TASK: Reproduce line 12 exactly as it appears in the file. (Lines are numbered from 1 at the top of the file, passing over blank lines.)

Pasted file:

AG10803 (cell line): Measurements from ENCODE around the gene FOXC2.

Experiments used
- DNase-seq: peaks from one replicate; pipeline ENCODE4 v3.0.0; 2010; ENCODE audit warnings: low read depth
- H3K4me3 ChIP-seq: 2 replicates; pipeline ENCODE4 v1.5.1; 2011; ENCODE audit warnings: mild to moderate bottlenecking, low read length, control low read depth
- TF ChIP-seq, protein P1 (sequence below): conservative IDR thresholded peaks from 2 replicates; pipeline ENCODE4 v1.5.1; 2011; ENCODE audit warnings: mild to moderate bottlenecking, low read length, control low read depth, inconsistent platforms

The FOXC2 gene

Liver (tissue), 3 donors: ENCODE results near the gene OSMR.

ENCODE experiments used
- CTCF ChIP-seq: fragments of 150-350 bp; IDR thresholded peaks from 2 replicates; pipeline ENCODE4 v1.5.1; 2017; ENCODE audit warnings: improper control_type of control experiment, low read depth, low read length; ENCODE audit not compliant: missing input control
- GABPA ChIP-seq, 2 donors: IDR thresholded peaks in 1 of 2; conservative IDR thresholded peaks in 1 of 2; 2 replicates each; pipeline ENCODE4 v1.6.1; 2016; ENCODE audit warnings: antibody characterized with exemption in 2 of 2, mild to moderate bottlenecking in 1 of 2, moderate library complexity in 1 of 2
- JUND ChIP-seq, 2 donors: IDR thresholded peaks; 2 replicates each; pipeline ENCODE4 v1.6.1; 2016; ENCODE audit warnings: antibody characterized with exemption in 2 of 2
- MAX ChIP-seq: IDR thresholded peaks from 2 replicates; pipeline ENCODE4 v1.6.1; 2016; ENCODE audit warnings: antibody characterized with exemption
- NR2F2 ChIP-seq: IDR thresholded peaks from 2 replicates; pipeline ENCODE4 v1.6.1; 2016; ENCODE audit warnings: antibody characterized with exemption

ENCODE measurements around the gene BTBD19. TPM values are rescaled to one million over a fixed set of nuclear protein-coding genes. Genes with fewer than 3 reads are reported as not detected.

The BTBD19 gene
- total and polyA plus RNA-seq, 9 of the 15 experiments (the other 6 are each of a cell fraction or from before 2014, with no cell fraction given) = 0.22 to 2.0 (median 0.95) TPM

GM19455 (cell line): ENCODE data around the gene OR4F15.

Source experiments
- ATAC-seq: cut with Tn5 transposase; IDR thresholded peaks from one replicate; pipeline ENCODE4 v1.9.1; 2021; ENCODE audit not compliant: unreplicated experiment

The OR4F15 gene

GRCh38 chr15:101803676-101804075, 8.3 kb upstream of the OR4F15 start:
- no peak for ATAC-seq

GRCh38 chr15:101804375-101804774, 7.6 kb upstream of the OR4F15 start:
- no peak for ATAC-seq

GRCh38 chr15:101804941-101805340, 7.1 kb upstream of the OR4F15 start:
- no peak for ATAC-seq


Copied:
- MAX ChIP-seq: IDR thresholded peaks from 2 replicates; pipeline ENCODE4 v1.6.1; 2016; ENCODE audit warnings: antibody characterized with exemption